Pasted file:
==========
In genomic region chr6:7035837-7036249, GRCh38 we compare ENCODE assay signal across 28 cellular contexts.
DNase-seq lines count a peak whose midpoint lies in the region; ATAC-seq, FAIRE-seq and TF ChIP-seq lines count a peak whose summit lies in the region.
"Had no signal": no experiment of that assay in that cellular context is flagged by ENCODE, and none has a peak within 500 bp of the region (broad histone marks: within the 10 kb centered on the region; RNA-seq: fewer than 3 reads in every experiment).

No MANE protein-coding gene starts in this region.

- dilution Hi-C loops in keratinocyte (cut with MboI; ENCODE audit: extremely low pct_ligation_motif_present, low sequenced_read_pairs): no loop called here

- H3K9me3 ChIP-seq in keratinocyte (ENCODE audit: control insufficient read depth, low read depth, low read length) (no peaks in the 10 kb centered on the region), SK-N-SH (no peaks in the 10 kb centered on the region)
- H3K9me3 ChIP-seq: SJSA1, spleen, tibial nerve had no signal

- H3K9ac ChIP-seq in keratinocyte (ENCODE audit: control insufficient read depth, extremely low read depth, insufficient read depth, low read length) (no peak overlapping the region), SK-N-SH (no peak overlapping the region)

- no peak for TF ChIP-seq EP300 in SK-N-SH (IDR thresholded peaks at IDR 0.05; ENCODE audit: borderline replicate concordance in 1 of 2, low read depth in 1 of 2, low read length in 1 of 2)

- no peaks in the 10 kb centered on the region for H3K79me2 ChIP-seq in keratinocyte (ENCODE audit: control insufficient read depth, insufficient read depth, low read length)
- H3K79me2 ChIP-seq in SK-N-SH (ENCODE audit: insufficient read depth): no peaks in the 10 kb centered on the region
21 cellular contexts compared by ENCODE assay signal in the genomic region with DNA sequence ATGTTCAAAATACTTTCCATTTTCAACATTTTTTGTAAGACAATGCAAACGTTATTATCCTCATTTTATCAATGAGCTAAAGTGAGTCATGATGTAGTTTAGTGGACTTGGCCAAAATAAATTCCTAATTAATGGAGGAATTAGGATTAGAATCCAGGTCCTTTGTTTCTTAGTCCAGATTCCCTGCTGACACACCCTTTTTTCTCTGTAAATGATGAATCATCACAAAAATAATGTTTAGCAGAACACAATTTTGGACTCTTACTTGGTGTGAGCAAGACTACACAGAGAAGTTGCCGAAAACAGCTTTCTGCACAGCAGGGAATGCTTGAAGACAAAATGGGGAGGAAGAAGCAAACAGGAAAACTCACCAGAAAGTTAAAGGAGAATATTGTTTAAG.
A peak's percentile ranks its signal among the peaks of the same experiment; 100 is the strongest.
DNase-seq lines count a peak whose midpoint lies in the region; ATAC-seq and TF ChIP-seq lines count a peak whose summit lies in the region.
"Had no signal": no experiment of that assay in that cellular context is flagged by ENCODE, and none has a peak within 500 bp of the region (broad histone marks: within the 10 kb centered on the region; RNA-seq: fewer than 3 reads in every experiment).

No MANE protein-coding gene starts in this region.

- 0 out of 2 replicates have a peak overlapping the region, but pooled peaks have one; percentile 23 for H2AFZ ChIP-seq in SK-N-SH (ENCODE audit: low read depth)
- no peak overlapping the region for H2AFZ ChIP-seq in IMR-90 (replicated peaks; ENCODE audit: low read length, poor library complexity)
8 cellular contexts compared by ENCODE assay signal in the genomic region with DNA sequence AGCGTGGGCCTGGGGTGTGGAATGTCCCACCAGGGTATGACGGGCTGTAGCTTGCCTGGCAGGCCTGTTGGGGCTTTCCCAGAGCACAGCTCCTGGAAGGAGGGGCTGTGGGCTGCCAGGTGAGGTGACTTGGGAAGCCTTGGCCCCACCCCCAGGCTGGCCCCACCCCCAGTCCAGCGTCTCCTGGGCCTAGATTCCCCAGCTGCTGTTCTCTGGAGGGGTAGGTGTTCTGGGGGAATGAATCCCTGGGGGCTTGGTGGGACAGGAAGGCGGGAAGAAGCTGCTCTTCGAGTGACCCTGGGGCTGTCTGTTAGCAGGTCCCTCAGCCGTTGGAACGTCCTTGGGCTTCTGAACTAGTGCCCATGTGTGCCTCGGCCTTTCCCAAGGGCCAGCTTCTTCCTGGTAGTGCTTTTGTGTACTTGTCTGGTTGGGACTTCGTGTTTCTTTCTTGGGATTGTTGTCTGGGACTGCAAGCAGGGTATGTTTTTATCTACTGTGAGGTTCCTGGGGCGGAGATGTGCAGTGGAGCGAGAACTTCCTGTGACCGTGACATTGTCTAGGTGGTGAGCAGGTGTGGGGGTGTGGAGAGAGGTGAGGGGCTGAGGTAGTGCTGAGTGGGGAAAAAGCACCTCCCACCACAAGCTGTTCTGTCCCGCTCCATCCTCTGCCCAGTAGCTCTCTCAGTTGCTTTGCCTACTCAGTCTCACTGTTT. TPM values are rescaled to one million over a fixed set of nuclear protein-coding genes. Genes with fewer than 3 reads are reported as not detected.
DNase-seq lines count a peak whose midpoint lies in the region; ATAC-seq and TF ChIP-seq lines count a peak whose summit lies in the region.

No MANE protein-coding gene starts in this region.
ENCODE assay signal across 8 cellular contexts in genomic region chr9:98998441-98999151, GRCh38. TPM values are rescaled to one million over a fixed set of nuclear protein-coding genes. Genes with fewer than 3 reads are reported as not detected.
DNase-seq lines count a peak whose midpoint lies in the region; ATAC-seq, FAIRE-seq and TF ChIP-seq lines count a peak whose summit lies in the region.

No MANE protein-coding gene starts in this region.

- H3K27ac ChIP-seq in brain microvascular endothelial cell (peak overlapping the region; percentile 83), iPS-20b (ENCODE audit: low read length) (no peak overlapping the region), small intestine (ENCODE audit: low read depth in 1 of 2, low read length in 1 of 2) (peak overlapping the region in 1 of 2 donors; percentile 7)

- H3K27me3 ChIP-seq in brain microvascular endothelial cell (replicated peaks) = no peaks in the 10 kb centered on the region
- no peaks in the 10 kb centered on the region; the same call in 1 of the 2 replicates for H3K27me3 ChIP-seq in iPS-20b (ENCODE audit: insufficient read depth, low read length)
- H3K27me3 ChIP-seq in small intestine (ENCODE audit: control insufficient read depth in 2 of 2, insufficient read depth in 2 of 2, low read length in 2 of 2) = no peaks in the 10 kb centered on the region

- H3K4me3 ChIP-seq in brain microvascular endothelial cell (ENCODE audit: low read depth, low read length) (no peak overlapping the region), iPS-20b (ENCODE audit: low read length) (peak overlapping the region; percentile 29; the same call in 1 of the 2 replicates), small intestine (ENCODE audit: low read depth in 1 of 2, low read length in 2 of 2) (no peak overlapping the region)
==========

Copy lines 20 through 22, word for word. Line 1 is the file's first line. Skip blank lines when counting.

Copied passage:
DNase-seq lines count a peak whose midpoint lies in the region; ATAC-seq and TF ChIP-seq lines count a peak whose summit lies in the region.

No MANE protein-coding gene starts in this region.
ENCODE assay signal across 8 cellular contexts in genomic region chr9:98998441-98999151, GRCh38. TPM values are rescaled to one million over a fixed set of nuclear protein-coding genes. Genes with fewer than 3 reads are reported as not detected.